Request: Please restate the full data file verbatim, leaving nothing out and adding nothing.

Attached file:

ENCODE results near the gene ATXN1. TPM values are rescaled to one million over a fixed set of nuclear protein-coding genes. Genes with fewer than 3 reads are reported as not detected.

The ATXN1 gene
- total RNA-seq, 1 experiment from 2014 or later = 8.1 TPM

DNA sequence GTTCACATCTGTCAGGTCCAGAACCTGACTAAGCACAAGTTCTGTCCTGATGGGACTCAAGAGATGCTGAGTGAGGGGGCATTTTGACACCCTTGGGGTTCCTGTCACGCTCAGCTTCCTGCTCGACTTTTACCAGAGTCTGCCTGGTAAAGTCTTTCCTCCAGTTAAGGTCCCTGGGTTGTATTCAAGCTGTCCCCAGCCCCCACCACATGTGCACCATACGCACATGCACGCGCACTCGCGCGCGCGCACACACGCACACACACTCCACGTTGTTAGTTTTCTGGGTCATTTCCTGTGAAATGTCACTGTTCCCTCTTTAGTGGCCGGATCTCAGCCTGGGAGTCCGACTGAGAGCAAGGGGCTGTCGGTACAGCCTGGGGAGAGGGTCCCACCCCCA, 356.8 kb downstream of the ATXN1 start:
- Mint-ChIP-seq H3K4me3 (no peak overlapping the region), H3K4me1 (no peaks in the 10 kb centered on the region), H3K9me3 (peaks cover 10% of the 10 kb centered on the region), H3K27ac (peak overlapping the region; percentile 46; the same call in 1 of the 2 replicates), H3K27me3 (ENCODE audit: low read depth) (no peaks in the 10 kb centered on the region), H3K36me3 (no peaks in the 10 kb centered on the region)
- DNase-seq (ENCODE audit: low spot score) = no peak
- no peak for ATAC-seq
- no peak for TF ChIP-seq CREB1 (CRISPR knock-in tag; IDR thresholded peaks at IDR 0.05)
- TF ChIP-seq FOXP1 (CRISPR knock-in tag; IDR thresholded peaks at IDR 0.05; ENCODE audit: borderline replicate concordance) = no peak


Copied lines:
ENCODE results near the gene ATXN1. TPM values are rescaled to one million over a fixed set of nuclear protein-coding genes. Genes with fewer than 3 reads are reported as not detected.

The ATXN1 gene
- total RNA-seq, 1 experiment from 2014 or later = 8.1 TPM

DNA sequence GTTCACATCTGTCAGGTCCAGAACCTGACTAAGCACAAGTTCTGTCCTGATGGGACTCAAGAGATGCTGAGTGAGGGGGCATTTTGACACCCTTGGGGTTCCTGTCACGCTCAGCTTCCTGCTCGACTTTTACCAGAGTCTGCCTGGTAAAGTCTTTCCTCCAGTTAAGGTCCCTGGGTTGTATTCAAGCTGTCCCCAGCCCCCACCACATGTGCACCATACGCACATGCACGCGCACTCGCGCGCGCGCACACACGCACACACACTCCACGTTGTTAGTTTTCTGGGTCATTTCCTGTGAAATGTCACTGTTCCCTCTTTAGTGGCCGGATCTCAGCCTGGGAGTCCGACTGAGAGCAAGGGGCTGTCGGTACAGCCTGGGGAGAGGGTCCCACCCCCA, 356.8 kb downstream of the ATXN1 start:
- Mint-ChIP-seq H3K4me3 (no peak overlapping the region), H3K4me1 (no peaks in the 10 kb centered on the region), H3K9me3 (peaks cover 10% of the 10 kb centered on the region), H3K27ac (peak overlapping the region; percentile 46; the same call in 1 of the 2 replicates), H3K27me3 (ENCODE audit: low read depth) (no peaks in the 10 kb centered on the region), H3K36me3 (no peaks in the 10 kb centered on the region)
- DNase-seq (ENCODE audit: low spot score) = no peak
- no peak for ATAC-seq
- no peak for TF ChIP-seq CREB1 (CRISPR knock-in tag; IDR thresholded peaks at IDR 0.05)
- TF ChIP-seq FOXP1 (CRISPR knock-in tag; IDR thresholded peaks at IDR 0.05; ENCODE audit: borderline replicate concordance) = no peak